Source: Twitter.

The markets are gearing up for what could be one of the biggest IPOs all year. Twitter could go public as early as November 15.

But not all IPOs go without a hitch. Here are five things that could go wrong:

1. Your mom doesn't use it
Remember the Facebook (NASDAQ:FB) IPO? It was one of the most closely watched IPOs in recent memory. Everyone from investment bankers to stock market novices were talking up the first-day potential. Even people who ordinarily have very little to say about investing, like personal finance "expert" Dave Ramsey, issued warnings to investors about buying Facebook shares at IPO.

Twitter isn't like Facebook, though. It has substantially fewer users, and the users it does have are younger -- the people you wouldn't expect to have huge brokerage accounts. Twitter and its bankers could easily overshoot on the number of people who will want to buy the stock when it lists.

2. The SEC may tear up its filings
Twitter's disclosures have already come into question. The company reports that roughly 5% of its users are fake accounts. But some are saying the number is much higher than that. Fake accounts are all over Twitter, used to do everything from driving up follower counts on promotional Twitter pages to filling up the site with #blogspam.

Groupon saw what happens when the SEC doesn't like the way you file your paperwork. The company lost much of its value as the regulatory agency called many of its disclosures and accounting policies into question. Twitter will want to avoid the same inspection pre- and post-IPO.

3. People might realize it's, you know, losing money
When Twitter goes public, it will do so as an unprofitable social networking company. Its revenues are growing at an obscene rate, but its profits are nowhere to be found. Depending on the size of the initial public offering, Twitter may have to come back to the markets to issue new shares to raise more capital, diluting shareholders in the process.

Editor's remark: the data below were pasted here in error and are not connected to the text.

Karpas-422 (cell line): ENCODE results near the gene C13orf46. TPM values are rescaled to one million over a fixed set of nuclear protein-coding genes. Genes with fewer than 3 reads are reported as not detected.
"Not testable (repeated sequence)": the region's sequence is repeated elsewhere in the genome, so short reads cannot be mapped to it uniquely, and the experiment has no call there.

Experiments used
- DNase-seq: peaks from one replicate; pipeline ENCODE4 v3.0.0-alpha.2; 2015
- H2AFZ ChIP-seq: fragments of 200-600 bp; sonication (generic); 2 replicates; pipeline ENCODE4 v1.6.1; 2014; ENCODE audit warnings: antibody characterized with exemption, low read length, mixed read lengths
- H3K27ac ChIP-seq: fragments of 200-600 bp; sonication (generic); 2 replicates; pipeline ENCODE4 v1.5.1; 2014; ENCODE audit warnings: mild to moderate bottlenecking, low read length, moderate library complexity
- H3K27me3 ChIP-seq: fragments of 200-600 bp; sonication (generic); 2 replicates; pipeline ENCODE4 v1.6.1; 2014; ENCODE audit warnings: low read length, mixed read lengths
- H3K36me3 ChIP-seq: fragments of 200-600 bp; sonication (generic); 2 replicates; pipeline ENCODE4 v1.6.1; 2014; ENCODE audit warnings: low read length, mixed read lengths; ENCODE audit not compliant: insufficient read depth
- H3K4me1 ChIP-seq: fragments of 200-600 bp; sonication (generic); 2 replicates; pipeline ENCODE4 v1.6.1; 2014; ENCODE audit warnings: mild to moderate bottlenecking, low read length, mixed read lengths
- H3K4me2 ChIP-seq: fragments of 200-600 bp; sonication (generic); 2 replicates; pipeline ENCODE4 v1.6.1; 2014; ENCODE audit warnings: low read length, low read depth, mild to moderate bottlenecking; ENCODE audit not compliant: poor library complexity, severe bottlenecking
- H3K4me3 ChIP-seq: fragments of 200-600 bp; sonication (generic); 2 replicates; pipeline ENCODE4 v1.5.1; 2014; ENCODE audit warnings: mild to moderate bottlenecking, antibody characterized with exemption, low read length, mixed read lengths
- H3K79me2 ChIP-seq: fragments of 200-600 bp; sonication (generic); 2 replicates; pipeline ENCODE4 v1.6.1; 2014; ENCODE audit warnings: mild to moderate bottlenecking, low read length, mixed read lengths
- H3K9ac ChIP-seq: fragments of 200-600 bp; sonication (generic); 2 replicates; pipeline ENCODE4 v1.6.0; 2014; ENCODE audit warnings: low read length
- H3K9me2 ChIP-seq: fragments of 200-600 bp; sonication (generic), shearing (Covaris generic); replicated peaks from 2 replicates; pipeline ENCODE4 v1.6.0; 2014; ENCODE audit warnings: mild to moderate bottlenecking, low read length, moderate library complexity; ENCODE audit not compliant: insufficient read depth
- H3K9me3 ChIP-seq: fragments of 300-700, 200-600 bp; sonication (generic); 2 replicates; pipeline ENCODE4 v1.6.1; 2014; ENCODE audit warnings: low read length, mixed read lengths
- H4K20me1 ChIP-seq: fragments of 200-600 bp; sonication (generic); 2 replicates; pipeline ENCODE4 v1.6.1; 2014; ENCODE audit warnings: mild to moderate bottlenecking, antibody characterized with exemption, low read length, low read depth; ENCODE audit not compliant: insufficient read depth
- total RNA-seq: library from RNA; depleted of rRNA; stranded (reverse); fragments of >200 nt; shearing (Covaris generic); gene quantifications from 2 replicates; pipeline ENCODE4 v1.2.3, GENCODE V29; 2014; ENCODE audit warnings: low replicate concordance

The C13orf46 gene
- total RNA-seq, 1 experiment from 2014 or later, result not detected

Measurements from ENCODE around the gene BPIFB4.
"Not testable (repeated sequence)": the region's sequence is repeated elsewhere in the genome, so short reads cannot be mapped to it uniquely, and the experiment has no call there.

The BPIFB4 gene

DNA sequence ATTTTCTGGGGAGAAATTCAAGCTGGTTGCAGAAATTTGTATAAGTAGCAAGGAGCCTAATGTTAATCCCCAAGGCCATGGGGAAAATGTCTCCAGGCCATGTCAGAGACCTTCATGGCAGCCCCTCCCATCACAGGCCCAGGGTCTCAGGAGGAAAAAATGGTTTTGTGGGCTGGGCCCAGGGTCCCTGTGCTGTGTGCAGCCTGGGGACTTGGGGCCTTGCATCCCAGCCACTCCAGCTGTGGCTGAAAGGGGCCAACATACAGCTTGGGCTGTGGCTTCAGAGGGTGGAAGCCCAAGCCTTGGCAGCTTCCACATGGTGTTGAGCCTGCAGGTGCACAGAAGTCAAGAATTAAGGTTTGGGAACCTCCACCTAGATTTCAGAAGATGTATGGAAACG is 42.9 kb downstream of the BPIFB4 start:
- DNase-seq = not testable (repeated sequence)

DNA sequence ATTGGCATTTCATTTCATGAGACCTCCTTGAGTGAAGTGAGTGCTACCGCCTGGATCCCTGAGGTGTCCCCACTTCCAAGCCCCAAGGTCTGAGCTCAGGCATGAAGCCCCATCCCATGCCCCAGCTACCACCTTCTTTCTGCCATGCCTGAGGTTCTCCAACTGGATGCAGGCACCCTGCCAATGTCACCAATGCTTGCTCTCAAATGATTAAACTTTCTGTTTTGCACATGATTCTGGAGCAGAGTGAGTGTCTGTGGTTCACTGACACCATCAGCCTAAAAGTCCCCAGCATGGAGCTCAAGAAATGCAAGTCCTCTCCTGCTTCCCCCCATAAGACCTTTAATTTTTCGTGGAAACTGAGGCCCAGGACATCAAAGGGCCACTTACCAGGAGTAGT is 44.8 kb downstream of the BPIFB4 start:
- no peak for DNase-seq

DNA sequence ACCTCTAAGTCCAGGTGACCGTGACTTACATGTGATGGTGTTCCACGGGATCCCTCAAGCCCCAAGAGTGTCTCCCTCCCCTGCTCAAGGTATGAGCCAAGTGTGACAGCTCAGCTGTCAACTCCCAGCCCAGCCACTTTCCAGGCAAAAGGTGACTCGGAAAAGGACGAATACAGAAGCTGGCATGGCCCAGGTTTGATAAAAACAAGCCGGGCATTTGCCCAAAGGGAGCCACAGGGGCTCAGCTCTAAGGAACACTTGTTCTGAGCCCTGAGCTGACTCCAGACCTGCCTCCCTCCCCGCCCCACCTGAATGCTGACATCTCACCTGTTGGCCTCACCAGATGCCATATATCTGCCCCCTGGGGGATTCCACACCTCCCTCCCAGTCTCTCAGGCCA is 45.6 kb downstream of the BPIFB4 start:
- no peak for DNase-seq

It remains to be seen whether Twitter can turn a profit. If it can't, expect another dilutive offering after its IPO. That could send shares plummeting just months after it lists on the stock exchanges, unless Elon Musk joins the board of directors at the same time. His magic touch seems to send any stock rocketing on a secondary offering.

4. A leading exchange may goof up once again
Nasdaq ultimately paid $10 million to settle its mismanagement of the Facebook IPO because technical glitches kept many from buying the stock, and many more investors from knowing just how much they purchased. The Nasdaq wasn't ready for the nearly half-million orders that hit the exchange at the opening at 11 a.m.

There's no word yet on which exchange will win over the Twitter IPO, but if the chosen exchange can't handle a big IPO, Twitter shares could take a dive like Facebook's did following its IPO.

5. It may lose its status as a "cool" site online
I use Twitter. I'm also a perennially late adopter. I didn't have an iPhone until Apple's stock price was well off its $750 high. Heck, at one point I owned and used a Microsoft Zune, and had a Blackberry all the way up to 2010.

Beware: Anything tech I seem to touch turns immediately uncool. Of course, I jest about my own personal preference's impact on a business, but if Twitter loses its status as a "cool" place to be online to emerging messaging services, its future may not look as bright.

Fool contributor Jordan Wathen has no position in any stocks mentioned. The Motley Fool recommends Apple and Facebook. The Motley Fool owns shares of Apple, Facebook, and Microsoft. Try any of our Foolish newsletter services free for 30 days. We Fools may not all hold the same opinions, but we all believe that considering a diverse range of insights makes us better investors. The Motley Fool has a disclosure policy.